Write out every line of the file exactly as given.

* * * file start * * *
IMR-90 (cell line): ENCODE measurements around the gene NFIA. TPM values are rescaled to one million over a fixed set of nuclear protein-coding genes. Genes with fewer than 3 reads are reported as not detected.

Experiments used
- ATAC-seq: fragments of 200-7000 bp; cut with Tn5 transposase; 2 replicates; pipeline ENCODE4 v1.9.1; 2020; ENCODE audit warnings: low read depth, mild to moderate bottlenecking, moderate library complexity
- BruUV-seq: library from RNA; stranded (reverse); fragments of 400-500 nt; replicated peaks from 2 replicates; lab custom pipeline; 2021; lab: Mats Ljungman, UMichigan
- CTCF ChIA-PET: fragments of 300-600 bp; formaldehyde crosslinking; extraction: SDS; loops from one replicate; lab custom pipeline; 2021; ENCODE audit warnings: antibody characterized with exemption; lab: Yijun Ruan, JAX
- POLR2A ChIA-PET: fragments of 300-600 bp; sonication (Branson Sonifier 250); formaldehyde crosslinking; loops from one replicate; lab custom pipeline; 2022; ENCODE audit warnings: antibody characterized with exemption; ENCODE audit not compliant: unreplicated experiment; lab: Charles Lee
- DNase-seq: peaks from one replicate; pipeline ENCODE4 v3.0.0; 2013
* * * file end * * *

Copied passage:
IMR-90 (cell line): ENCODE measurements around the gene NFIA. TPM values are rescaled to one million over a fixed set of nuclear protein-coding genes. Genes with fewer than 3 reads are reported as not detected.

Experiments used
- ATAC-seq: fragments of 200-7000 bp; cut with Tn5 transposase; 2 replicates; pipeline ENCODE4 v1.9.1; 2020; ENCODE audit warnings: low read depth, mild to moderate bottlenecking, moderate library complexity
- BruUV-seq: library from RNA; stranded (reverse); fragments of 400-500 nt; replicated peaks from 2 replicates; lab custom pipeline; 2021; lab: Mats Ljungman, UMichigan
- CTCF ChIA-PET: fragments of 300-600 bp; formaldehyde crosslinking; extraction: SDS; loops from one replicate; lab custom pipeline; 2021; ENCODE audit warnings: antibody characterized with exemption; lab: Yijun Ruan, JAX
- POLR2A ChIA-PET: fragments of 300-600 bp; sonication (Branson Sonifier 250); formaldehyde crosslinking; loops from one replicate; lab custom pipeline; 2022; ENCODE audit warnings: antibody characterized with exemption; ENCODE audit not compliant: unreplicated experiment; lab: Charles Lee
- DNase-seq: peaks from one replicate; pipeline ENCODE4 v3.0.0; 2013